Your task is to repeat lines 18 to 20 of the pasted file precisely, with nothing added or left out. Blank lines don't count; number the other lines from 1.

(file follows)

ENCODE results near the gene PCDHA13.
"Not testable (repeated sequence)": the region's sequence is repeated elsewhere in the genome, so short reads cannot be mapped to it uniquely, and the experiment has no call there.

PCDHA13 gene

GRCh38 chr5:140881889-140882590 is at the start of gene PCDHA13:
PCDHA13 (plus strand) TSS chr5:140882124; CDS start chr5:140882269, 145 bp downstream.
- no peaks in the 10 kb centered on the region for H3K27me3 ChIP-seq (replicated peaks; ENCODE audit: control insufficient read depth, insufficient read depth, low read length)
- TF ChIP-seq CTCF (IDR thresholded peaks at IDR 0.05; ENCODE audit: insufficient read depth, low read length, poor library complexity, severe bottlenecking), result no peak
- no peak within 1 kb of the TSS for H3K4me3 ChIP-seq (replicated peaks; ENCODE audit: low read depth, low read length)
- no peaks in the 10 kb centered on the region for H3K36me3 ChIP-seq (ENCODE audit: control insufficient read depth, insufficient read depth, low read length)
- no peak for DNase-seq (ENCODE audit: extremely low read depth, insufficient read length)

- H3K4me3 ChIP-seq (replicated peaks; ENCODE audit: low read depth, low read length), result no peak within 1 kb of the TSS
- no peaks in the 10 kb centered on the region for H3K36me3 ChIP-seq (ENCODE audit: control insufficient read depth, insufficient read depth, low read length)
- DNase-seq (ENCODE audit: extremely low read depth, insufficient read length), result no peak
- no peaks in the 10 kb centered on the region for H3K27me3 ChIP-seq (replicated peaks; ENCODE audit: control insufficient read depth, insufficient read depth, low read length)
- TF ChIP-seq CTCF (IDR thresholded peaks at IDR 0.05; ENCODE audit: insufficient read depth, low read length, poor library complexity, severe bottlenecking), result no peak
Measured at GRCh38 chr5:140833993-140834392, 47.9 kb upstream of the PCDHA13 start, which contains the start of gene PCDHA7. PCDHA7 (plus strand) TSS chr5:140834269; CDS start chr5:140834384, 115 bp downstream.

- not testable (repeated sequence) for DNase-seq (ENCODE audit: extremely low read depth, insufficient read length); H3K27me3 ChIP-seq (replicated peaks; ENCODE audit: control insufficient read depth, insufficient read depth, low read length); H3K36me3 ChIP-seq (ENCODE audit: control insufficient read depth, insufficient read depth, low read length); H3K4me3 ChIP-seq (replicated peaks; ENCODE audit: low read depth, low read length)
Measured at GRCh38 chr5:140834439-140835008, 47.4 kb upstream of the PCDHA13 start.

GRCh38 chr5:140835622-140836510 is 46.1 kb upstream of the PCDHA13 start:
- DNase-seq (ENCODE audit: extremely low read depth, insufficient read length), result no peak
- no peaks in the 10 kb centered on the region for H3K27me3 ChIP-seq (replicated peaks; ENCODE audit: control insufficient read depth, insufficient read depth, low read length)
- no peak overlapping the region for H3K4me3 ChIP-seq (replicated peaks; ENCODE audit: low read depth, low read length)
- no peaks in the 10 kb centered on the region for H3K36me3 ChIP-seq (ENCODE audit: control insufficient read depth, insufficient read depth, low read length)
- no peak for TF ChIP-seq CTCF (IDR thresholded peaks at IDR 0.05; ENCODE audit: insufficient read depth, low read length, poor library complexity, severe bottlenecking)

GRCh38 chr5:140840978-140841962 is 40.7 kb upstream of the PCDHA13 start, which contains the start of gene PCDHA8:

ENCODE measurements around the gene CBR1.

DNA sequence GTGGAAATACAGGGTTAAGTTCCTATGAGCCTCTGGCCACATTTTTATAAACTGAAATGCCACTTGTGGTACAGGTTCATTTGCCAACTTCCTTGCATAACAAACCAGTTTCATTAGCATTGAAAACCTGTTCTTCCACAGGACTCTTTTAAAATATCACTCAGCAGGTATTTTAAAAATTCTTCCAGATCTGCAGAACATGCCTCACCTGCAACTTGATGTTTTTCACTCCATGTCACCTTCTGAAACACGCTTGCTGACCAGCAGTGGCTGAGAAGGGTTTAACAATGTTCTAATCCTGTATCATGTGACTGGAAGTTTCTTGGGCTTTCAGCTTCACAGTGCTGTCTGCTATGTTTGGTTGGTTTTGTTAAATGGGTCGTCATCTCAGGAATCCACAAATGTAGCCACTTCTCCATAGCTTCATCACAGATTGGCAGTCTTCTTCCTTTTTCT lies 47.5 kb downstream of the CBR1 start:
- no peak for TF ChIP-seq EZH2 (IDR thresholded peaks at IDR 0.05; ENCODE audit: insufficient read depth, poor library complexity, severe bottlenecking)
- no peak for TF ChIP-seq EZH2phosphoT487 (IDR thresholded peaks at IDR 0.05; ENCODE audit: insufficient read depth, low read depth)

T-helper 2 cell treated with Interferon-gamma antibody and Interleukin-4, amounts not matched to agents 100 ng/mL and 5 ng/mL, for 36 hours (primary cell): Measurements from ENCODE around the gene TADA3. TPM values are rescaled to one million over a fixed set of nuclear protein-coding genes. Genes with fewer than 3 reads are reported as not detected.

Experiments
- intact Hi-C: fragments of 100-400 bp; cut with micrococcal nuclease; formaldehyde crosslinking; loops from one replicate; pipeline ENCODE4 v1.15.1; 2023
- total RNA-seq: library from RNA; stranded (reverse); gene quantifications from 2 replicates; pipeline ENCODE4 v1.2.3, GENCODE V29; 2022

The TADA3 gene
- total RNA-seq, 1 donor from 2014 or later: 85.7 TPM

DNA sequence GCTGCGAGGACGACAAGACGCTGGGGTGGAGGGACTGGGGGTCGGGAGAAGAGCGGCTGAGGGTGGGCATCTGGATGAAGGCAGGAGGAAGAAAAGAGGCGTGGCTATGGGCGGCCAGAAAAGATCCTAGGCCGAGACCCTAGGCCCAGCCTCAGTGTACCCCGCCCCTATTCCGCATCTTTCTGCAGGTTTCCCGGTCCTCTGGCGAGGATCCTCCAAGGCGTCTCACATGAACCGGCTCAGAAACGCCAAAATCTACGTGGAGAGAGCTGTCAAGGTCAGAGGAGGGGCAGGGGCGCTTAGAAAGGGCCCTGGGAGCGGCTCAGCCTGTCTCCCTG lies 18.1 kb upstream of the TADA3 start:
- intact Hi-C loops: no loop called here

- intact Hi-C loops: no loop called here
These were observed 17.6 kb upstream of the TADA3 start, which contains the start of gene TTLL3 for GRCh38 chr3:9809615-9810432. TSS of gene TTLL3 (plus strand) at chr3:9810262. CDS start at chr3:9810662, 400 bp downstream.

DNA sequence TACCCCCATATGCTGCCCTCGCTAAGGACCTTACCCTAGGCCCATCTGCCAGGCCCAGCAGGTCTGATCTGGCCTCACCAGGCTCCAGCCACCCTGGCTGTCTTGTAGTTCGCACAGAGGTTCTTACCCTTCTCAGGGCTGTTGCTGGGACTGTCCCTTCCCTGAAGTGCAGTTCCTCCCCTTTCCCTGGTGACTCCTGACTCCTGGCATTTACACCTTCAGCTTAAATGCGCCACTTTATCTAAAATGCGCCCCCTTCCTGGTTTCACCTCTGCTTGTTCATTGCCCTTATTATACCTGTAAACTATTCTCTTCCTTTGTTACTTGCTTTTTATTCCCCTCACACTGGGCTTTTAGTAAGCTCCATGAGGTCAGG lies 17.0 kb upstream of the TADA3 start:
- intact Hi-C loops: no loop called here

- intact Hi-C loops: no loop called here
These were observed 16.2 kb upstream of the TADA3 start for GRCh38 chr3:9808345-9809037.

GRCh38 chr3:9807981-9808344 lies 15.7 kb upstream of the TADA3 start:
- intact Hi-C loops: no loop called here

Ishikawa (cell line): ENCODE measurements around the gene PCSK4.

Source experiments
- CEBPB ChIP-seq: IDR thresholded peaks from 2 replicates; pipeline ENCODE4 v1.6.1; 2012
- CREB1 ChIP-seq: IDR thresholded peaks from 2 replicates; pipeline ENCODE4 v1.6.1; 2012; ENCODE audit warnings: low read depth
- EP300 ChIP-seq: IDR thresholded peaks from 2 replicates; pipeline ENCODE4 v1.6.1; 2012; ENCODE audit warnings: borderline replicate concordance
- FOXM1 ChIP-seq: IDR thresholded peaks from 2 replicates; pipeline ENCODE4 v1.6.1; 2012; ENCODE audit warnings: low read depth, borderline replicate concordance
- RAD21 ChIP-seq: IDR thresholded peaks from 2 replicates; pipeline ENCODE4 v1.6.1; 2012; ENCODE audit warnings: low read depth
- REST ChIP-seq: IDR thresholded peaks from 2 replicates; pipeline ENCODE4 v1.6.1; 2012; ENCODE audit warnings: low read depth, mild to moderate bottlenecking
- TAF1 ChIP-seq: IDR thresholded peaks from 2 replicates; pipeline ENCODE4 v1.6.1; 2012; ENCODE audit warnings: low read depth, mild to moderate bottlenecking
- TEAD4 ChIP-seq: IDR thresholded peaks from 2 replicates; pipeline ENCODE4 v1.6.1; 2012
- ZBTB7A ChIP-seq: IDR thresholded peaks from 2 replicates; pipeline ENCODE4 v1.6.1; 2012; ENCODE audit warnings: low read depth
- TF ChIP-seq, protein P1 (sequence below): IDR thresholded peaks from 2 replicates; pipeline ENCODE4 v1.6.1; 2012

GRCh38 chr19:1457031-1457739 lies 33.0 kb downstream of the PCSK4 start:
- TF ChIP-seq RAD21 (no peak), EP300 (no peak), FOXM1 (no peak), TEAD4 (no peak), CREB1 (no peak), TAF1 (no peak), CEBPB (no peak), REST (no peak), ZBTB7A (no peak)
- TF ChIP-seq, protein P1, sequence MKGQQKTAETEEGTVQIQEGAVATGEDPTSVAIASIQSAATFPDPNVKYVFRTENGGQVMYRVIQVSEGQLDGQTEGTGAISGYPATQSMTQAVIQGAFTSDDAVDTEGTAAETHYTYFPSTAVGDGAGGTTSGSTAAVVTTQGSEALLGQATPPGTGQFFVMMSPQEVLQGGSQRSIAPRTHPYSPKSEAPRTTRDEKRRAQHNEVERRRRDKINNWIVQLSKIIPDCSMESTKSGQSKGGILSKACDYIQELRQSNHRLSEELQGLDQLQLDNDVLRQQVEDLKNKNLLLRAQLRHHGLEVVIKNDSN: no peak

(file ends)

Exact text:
Measured at GRCh38 chr5:140834439-140835008, 47.4 kb upstream of the PCDHA13 start.

GRCh38 chr5:140835622-140836510 is 46.1 kb upstream of the PCDHA13 start:
- DNase-seq (ENCODE audit: extremely low read depth, insufficient read length), result no peak